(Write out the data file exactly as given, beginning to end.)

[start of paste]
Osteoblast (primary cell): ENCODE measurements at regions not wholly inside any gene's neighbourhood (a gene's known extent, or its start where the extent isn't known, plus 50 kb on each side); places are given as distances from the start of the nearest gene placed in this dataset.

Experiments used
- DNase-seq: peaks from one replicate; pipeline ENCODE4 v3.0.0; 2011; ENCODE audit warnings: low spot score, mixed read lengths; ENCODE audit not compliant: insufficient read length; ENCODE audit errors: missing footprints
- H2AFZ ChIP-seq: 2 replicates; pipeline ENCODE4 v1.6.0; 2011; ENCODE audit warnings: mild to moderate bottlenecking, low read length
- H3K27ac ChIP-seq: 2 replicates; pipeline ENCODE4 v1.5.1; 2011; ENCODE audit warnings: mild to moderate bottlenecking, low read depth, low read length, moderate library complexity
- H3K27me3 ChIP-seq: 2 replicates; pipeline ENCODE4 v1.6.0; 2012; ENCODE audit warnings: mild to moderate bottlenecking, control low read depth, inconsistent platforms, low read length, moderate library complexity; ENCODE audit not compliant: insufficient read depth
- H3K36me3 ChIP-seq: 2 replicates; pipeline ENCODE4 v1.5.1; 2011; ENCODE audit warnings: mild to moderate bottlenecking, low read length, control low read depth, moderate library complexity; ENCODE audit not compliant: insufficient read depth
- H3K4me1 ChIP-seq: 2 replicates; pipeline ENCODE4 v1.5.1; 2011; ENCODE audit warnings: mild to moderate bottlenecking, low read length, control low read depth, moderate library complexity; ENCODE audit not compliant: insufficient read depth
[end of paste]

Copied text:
Osteoblast (primary cell): ENCODE measurements at regions not wholly inside any gene's neighbourhood (a gene's known extent, or its start where the extent isn't known, plus 50 kb on each side); places are given as distances from the start of the nearest gene placed in this dataset.

Experiments used
- DNase-seq: peaks from one replicate; pipeline ENCODE4 v3.0.0; 2011; ENCODE audit warnings: low spot score, mixed read lengths; ENCODE audit not compliant: insufficient read length; ENCODE audit errors: missing footprints
- H2AFZ ChIP-seq: 2 replicates; pipeline ENCODE4 v1.6.0; 2011; ENCODE audit warnings: mild to moderate bottlenecking, low read length
- H3K27ac ChIP-seq: 2 replicates; pipeline ENCODE4 v1.5.1; 2011; ENCODE audit warnings: mild to moderate bottlenecking, low read depth, low read length, moderate library complexity
- H3K27me3 ChIP-seq: 2 replicates; pipeline ENCODE4 v1.6.0; 2012; ENCODE audit warnings: mild to moderate bottlenecking, control low read depth, inconsistent platforms, low read length, moderate library complexity; ENCODE audit not compliant: insufficient read depth
- H3K36me3 ChIP-seq: 2 replicates; pipeline ENCODE4 v1.5.1; 2011; ENCODE audit warnings: mild to moderate bottlenecking, low read length, control low read depth, moderate library complexity; ENCODE audit not compliant: insufficient read depth
- H3K4me1 ChIP-seq: 2 replicates; pipeline ENCODE4 v1.5.1; 2011; ENCODE audit warnings: mild to moderate bottlenecking, low read length, control low read depth, moderate library complexity; ENCODE audit not compliant: insufficient read depth